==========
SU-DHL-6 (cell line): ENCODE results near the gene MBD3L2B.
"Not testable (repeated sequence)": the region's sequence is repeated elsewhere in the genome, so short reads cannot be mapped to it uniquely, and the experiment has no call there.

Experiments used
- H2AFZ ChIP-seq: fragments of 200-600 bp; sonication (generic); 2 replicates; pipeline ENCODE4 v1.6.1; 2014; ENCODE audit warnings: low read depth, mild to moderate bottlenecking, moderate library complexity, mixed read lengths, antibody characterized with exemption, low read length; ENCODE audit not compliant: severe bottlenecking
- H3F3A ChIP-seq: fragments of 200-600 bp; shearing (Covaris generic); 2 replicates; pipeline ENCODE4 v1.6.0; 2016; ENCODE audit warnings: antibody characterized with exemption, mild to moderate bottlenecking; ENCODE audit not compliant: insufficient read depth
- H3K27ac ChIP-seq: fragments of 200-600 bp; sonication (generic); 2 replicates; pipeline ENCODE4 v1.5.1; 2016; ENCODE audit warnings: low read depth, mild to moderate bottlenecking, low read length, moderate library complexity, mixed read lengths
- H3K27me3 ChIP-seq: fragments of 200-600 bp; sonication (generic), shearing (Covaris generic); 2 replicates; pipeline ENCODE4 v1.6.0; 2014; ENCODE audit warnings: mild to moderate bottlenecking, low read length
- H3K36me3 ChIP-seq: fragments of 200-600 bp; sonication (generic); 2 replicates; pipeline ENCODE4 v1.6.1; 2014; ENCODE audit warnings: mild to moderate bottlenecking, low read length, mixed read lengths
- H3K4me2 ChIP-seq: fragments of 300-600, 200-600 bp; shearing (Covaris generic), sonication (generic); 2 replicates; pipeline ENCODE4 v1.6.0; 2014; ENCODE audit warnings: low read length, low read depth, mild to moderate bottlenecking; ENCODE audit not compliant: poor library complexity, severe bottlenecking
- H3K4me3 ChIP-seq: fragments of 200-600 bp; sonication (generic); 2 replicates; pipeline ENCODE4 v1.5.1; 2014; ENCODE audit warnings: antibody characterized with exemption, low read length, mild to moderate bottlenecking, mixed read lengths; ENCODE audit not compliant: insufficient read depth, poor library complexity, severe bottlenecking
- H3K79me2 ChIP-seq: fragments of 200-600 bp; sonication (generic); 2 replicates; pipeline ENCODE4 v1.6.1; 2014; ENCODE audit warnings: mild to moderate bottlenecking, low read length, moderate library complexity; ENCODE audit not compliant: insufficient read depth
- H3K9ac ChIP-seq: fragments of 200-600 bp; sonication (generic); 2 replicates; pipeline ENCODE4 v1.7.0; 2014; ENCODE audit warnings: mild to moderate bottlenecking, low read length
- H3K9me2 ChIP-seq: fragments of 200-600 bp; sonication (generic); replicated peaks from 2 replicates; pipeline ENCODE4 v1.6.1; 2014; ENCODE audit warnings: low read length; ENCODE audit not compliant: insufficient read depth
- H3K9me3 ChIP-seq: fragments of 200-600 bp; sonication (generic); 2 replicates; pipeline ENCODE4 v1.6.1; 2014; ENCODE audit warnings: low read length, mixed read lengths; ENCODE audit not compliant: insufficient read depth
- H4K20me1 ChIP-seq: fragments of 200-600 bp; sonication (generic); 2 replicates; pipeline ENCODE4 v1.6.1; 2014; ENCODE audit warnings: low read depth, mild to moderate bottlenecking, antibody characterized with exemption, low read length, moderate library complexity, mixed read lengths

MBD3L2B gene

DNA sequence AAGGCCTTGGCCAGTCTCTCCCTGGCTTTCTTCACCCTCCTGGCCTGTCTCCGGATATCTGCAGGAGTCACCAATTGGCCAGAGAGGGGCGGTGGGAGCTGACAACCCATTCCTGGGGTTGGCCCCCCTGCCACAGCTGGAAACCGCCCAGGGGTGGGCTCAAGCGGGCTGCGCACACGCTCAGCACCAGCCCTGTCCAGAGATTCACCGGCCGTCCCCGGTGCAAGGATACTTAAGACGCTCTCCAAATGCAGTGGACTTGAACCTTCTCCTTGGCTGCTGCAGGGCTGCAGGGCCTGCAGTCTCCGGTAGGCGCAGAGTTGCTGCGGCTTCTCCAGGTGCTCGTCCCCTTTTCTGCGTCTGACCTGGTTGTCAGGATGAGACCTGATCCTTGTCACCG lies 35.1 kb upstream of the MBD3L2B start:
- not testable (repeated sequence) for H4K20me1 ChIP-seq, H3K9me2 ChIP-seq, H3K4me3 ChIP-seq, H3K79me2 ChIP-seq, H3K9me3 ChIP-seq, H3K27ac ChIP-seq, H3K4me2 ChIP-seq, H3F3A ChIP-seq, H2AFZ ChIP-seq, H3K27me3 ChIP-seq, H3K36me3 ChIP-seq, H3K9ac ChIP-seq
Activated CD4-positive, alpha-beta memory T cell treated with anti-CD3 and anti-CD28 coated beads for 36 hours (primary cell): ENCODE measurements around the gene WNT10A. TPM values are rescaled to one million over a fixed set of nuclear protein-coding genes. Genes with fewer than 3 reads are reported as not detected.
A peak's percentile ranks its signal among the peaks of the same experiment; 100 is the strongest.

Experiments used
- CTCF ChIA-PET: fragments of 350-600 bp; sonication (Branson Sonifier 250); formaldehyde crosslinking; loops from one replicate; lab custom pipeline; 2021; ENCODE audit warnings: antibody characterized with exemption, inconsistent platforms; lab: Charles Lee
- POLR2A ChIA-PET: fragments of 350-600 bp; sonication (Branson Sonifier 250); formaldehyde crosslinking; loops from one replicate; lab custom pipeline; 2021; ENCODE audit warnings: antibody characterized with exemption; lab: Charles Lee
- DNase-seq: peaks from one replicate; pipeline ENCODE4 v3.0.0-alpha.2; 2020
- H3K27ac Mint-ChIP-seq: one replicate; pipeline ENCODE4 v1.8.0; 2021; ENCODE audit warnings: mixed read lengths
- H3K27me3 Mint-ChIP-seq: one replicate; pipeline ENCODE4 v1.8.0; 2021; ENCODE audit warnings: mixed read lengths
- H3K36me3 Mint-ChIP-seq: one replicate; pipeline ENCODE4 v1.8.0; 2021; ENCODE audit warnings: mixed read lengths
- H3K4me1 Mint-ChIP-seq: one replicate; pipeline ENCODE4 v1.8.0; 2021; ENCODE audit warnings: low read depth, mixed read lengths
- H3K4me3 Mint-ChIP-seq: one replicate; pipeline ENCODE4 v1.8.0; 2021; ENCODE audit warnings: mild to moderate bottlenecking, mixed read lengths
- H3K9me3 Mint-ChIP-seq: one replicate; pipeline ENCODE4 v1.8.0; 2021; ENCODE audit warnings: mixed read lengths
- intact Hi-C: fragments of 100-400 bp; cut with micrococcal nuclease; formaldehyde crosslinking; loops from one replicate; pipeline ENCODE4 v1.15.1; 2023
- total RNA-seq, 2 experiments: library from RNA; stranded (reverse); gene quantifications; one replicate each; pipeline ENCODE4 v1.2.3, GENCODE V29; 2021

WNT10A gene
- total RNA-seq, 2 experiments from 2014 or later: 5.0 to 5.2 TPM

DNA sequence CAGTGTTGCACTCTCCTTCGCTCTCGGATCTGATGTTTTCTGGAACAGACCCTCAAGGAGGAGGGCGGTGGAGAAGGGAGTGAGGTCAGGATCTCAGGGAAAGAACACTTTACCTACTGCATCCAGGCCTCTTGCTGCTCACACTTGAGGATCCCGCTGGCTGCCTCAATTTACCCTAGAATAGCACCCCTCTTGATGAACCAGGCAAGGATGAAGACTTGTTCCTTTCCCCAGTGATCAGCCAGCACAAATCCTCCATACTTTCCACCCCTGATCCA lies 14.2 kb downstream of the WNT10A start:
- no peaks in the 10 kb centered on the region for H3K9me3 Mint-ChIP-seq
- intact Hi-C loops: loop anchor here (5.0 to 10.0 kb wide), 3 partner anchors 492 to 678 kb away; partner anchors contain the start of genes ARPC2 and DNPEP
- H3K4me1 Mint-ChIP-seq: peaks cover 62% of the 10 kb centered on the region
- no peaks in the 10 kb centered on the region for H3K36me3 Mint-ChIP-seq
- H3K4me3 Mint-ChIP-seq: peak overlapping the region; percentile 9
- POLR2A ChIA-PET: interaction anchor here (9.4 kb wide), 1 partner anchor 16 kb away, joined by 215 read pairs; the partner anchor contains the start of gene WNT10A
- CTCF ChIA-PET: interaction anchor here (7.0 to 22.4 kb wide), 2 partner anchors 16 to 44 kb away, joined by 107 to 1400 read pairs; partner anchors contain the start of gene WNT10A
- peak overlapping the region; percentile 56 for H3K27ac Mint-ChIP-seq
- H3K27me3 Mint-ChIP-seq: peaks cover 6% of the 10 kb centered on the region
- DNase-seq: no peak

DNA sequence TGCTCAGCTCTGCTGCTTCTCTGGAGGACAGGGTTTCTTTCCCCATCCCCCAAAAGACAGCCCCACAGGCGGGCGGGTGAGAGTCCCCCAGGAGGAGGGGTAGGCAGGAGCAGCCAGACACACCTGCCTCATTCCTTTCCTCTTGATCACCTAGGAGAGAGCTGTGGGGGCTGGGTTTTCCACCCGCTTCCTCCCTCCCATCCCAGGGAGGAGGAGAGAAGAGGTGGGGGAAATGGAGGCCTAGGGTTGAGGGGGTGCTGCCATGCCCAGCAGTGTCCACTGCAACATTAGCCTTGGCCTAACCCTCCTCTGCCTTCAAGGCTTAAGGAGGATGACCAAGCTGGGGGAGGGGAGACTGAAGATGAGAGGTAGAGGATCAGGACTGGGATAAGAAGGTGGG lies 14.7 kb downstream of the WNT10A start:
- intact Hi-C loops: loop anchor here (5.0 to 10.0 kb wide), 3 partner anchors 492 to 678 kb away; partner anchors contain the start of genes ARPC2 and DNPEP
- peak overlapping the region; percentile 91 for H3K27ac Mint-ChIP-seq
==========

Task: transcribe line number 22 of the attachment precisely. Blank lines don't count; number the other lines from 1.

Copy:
- CTCF ChIA-PET: fragments of 350-600 bp; sonication (Branson Sonifier 250); formaldehyde crosslinking; loops from one replicate; lab custom pipeline; 2021; ENCODE audit warnings: antibody characterized with exemption, inconsistent platforms; lab: Charles Lee